Nevada History standards called lax

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Late-night talk show host Jay Leno can make a history teacher flinch with his "Jaywalking" segment.

Random individuals stopped on the street appear stumped when asked who the Americans fought in the Revolutionary War.

They can be wildly off the mark in blaming the North Vietnamese for bombing Pearl Harbor. (It was the Japanese).

Carson City School Board member Joe Enge thinks it's because history education has been dumbed down.

Enge, a former history teacher, said that fact-driven, chronologically taught history is being replaced with something less in public schools. History instruction is moving toward a thematic approach that seems "high-sounding," but is really shallow in content, Enge said.

The Carson City School Board member fears that if Nevada's Council to Establish Academic Standards, which meets today, approves new history guidelines for K-12 education that are thematic in approach, the state will be making a mistake.

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Tim Matthewson - 7/23/2008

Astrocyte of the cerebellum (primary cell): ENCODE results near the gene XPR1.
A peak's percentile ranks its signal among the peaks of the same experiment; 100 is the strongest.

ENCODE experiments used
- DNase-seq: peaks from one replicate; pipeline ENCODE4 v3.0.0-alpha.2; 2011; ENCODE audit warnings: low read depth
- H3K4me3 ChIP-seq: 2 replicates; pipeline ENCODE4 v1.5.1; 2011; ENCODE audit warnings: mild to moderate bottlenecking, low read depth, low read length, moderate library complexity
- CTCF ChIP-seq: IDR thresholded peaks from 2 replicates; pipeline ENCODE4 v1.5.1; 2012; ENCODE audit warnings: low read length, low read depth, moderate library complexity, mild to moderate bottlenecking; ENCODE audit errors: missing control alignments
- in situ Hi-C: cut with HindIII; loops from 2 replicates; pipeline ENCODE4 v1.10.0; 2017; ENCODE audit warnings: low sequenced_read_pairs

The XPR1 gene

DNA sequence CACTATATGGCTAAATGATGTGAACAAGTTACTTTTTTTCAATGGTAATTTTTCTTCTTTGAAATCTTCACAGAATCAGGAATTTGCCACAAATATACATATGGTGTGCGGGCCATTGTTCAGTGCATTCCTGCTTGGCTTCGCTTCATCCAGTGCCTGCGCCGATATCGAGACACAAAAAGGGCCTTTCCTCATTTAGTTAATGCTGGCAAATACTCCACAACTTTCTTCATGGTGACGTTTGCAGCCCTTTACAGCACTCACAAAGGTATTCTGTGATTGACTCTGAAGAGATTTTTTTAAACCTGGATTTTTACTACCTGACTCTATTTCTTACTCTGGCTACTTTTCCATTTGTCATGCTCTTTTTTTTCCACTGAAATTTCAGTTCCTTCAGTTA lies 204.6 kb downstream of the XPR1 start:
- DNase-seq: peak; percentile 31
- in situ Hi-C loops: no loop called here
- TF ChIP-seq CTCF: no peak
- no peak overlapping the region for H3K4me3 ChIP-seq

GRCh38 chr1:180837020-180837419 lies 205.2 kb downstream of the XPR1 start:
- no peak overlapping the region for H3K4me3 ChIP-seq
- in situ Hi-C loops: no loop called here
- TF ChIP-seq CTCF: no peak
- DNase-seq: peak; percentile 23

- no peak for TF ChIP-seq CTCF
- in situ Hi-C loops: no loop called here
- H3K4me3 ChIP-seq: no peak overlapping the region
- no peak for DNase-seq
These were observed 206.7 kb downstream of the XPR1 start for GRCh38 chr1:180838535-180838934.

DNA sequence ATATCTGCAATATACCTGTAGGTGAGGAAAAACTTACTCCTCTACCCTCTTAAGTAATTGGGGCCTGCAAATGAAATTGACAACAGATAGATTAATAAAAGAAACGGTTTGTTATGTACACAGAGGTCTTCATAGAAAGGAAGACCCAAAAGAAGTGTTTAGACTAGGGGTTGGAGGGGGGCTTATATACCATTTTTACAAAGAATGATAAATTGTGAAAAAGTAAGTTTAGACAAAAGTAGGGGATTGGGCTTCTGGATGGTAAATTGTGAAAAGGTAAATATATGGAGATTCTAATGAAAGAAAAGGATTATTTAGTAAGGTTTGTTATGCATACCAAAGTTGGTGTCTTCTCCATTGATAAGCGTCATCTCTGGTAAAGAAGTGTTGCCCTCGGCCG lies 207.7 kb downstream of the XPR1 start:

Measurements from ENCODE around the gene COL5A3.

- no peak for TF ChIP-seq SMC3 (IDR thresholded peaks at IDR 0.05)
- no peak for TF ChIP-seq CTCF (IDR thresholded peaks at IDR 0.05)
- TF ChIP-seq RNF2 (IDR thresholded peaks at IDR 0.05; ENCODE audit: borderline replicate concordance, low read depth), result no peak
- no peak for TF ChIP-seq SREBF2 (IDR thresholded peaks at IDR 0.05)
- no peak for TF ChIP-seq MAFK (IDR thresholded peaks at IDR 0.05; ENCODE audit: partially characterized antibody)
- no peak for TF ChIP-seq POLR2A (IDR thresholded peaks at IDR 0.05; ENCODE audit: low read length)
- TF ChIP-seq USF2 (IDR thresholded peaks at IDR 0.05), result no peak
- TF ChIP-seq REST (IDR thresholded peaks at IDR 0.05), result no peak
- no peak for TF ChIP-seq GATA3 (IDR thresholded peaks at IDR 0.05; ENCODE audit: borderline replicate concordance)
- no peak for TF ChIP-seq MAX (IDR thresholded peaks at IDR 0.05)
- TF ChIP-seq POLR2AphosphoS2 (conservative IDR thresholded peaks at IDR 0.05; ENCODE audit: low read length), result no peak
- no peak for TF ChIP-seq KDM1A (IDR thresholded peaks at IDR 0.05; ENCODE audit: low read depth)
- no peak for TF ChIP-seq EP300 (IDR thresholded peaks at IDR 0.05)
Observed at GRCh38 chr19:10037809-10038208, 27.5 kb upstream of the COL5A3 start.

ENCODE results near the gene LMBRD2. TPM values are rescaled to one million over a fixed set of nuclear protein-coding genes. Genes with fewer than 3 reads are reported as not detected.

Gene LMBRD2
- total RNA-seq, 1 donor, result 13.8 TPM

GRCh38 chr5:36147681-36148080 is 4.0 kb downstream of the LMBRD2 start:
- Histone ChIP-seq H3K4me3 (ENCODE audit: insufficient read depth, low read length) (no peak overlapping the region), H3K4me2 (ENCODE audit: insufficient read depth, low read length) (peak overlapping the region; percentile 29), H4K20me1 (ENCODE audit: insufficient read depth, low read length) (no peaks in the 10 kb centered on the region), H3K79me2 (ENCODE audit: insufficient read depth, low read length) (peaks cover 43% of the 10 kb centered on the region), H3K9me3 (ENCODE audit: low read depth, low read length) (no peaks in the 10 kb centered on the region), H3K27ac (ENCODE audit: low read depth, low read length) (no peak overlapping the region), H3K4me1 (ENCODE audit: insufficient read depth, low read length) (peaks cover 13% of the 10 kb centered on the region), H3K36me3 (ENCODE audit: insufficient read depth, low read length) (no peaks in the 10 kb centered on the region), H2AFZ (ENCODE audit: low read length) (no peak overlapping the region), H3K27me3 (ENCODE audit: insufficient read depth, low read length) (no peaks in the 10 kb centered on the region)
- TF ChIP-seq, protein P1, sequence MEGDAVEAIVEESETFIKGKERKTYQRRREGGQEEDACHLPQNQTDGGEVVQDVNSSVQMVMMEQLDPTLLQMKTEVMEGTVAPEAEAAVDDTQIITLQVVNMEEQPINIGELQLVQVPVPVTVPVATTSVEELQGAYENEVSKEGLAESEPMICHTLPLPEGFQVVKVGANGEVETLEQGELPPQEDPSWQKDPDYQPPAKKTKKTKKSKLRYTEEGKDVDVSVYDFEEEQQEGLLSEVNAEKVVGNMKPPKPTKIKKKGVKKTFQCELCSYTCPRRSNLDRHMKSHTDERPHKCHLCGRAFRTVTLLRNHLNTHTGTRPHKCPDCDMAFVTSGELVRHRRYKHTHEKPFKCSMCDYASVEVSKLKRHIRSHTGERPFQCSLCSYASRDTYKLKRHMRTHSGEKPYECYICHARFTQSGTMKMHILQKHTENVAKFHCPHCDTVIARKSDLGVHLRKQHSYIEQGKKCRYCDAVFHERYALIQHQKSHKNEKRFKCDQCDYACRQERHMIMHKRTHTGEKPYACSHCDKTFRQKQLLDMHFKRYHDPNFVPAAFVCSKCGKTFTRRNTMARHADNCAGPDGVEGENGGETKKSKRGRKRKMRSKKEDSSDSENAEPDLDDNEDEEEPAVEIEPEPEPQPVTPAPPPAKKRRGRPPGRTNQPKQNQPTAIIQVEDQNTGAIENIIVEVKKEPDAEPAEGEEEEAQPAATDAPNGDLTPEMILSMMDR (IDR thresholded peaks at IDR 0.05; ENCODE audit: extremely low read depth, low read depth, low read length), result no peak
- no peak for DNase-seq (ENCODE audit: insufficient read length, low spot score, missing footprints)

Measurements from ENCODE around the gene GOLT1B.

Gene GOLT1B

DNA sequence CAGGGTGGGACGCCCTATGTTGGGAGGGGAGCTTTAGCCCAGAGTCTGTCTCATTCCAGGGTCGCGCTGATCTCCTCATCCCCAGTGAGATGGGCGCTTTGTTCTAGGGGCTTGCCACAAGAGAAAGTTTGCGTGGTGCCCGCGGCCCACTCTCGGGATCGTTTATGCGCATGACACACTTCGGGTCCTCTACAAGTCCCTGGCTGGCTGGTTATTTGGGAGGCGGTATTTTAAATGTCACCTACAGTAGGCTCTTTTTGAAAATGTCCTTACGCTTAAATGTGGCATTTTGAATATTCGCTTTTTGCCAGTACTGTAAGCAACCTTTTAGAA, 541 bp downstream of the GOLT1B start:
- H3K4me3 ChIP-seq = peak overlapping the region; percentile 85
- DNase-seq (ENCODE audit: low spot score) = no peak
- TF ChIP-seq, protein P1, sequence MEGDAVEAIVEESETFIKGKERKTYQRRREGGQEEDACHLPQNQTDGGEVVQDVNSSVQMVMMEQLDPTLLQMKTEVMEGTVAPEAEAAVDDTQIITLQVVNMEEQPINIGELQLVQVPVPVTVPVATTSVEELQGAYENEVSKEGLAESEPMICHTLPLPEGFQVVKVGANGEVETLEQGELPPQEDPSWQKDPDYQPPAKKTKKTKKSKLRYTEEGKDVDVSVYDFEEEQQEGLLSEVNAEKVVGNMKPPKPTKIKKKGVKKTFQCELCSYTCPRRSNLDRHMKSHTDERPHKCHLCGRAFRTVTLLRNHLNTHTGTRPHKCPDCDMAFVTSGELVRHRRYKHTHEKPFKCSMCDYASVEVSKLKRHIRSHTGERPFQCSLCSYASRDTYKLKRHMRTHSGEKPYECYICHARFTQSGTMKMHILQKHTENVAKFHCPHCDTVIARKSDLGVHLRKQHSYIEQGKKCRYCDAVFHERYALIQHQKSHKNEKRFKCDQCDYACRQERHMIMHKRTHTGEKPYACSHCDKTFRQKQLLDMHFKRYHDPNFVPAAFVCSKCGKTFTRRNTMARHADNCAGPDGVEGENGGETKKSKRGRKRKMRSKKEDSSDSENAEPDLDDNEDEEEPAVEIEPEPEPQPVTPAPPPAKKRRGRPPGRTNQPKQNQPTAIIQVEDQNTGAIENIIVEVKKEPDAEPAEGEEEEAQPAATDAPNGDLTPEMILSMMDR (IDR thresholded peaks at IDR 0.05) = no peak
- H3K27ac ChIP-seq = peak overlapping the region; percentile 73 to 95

I recall several people asking me as a teacher of history to make sure that my courses are not all names and dates. But I never did understand what the alternative is supposed to be -- apparently it supposed to be "thematic," whatever that means. How can one understand history without names and dates? Once students have mastered the names and dates, the textbook knowledge of the past, then one can go beyond names and dates to study interpretation and how the raw data of history (names and dates and other "facts") that is documents are turned into interpretation. That usually happens at more advanced level of history education, but it is impossible to skip the primary steps of education with turning the students into people who cannot answer a Jay Leno quiz. It's amazing how many persons cannot even answer the question, when was the War of 1812?